The other side of Molenbeek

Bottom-up initiatives connecting people in different ways

This program was made in collaboration with deBuren

During the last day of the New Europe City Makers Summit, City Makers discussed the future of City Making in a number of different sessions. The Neighbourhood Community session discussed initiatives from Brussel. The neighbourhood Molenbeek, got the chance to share their story. Circus Zonder Handen (Circus Without Hands), Ras El Hanout, Collect’actif and VZW Toestand all create social impact in a city where many different cultures live next to each other. They do so by connecting people, letting them share their stories, teaching them how to express themselves creatively, cook and provide an affordable meal or just let them do whatever they want. 

Molenbeek, a dangerous place?

Ever since it became known that some of the terrorists of the Paris attacks in November 2015 came from the Molenbeek (Brussels), the neighbourhood has developed a terrible reputation. It is perceived as a dangerous place that is inhabited mostly by immigrants and Muslims, who don’t take part in the Belgian society. Although Molenbeek definitely has socio-economic problems, there are also positive stories to tell. People from all kinds of backgrounds are trying to improve cohesion and overall life in the neighbourhood. This is primarily being done through bottom-up initiatives. A couple of these initiatives were presented during the New Europe City Makers Summit.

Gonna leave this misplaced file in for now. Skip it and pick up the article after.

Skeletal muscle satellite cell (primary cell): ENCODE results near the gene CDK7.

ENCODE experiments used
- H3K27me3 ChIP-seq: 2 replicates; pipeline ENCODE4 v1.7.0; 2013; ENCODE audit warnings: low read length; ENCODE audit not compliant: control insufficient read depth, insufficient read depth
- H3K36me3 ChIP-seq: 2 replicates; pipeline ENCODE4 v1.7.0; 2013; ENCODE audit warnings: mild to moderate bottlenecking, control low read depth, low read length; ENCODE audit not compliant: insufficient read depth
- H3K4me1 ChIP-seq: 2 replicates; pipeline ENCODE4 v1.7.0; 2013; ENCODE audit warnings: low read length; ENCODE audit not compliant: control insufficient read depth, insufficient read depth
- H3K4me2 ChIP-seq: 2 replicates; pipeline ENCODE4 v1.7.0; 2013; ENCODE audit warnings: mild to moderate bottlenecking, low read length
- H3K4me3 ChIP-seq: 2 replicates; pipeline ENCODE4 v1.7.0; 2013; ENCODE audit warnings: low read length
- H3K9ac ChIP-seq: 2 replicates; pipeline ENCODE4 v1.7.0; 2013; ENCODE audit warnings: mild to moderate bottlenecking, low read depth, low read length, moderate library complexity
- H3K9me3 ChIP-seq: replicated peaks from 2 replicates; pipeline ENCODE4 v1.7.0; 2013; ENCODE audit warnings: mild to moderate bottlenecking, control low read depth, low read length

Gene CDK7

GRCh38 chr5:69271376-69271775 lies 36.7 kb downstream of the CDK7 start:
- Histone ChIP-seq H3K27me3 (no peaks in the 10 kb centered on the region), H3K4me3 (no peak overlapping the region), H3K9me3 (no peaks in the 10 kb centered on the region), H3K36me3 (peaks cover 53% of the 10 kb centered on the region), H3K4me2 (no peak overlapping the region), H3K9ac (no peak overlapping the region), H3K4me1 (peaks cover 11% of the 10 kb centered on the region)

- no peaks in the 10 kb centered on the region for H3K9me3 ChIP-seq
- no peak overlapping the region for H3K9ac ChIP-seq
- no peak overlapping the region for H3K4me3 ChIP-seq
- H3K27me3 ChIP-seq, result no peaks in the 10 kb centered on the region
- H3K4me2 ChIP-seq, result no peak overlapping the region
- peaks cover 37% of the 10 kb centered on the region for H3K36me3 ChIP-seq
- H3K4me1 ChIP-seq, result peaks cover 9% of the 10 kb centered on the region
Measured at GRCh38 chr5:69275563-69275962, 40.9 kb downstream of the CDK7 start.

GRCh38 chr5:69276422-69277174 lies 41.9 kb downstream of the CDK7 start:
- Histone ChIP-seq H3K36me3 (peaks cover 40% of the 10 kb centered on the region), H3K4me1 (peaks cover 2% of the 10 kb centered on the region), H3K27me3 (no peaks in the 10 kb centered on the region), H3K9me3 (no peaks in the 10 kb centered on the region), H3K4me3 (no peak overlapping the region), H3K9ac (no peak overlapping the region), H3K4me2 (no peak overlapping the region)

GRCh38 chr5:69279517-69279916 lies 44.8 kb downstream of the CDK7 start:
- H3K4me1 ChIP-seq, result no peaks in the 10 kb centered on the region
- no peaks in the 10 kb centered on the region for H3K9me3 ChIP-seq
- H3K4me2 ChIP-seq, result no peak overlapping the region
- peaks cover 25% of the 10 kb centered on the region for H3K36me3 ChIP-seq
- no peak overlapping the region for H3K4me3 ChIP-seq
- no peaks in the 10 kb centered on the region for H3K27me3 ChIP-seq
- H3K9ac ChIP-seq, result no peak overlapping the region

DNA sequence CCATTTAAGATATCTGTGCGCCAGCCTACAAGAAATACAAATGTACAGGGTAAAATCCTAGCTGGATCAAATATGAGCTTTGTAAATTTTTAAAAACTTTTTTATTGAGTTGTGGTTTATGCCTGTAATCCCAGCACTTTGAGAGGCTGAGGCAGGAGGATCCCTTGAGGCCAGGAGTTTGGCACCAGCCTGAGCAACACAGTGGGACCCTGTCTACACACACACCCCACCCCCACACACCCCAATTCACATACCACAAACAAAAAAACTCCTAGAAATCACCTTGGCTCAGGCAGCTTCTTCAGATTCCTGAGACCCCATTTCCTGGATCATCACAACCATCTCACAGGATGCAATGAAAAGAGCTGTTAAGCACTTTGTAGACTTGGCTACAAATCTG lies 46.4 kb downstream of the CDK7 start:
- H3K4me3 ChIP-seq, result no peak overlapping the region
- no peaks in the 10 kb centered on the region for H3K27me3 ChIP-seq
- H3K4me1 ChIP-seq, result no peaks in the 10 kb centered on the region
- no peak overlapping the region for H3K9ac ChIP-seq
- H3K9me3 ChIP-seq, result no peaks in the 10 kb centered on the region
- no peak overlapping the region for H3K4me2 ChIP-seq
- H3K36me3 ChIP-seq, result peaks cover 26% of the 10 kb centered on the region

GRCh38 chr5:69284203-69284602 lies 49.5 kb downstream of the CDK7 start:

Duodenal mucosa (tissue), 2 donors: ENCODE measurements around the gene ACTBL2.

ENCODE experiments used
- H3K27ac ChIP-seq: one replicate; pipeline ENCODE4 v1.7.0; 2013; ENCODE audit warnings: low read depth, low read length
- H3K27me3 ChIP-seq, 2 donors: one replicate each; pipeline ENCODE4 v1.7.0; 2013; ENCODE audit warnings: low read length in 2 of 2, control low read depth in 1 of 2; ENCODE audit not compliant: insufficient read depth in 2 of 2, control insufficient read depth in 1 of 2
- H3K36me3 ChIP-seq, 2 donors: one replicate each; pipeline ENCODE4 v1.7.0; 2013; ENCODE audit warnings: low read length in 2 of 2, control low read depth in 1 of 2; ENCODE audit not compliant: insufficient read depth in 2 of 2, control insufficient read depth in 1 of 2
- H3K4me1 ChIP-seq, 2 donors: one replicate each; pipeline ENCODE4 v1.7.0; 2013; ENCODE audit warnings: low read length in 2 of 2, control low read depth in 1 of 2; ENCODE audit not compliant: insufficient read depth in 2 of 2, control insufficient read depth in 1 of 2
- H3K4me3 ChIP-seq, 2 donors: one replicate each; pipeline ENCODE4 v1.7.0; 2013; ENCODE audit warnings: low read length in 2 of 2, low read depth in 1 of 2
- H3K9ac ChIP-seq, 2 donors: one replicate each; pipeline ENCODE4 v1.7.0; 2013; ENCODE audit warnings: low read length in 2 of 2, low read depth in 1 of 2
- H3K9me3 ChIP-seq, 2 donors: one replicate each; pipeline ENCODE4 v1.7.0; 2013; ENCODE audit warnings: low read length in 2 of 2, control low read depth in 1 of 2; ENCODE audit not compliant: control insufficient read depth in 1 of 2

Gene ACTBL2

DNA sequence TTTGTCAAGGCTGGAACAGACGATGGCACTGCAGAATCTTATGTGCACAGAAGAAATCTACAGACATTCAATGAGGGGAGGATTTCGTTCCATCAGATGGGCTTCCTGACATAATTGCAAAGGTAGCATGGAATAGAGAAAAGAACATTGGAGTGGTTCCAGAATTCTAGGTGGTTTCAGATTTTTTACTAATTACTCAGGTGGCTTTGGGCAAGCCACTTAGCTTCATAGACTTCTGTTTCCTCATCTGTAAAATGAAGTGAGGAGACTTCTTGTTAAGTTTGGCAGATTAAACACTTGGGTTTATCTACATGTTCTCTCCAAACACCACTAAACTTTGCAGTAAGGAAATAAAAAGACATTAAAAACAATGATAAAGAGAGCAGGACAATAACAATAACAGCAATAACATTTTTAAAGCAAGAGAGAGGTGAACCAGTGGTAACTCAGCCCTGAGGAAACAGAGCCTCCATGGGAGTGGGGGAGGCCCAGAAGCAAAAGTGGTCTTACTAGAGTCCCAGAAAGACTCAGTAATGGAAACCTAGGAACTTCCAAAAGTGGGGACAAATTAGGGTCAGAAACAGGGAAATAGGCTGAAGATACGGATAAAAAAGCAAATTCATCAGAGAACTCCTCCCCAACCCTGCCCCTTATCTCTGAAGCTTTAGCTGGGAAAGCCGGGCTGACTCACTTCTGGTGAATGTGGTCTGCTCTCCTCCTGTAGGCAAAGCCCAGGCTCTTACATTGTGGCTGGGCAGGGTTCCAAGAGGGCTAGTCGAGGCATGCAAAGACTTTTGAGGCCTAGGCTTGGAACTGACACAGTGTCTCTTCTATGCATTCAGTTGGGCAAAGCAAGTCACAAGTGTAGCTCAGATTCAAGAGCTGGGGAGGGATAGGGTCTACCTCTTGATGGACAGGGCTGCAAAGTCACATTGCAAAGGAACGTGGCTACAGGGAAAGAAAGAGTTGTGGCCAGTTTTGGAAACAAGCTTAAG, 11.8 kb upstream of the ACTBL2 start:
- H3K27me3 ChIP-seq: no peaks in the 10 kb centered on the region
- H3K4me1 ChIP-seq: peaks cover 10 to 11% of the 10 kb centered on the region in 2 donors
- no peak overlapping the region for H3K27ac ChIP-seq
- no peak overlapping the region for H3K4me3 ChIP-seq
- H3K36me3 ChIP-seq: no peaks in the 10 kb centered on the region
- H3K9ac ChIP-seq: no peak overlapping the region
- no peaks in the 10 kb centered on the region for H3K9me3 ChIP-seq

Connecting through food

Because there is a lot of poverty in the area, it is helpful to provide the citizens with cheap meals. Giovanna Piazza works at Collect’actif, an initiative that connects people from the neighbourhood through food. First of all, they provide cheap meals by using food supermarkets can no longer sell, but which is still of good quality. Everybody is invited to come and eat, or to help cooking the meals. The initiators specifically try to get as many people as possible involved from different cultures, to bring them together through the positive experience of preparing and consuming meals.

“Our lives become meaningful because of our humanity, our humanity comes to life when we give it meaning.”


Forgotten buildings offer freedom to create social value

Just like many in other cities, there is a lot of vacancy in Brussels. Toestand is an organisation that ‘reactivates’ forgotten buildings or areas by creating temporary and autonomous socio-cultural centers. The site of their current project, Allee Du Kaai, will be redeveloped as a park in the future. For now, it is a place for the neighbourhood, where kids can take part in boxing lessons or ping-pong battles or play in the skatepark and where the homeless are invited for workshops. The main goal is to get as many people as possible to not only visit the space but also use it in a way that allows them to feel free and do whatever they want. As it is a temporary location and it will be torn down in the future the initiators are free to use the space as they like, which is according to Felix – who works at Toestand – very important for the organisation. Gradually, their mission has become more oriented towards social goals because they saw how important it is for a neighbourhood to have a space where people from all kinds of backgrounds can meet and do things together.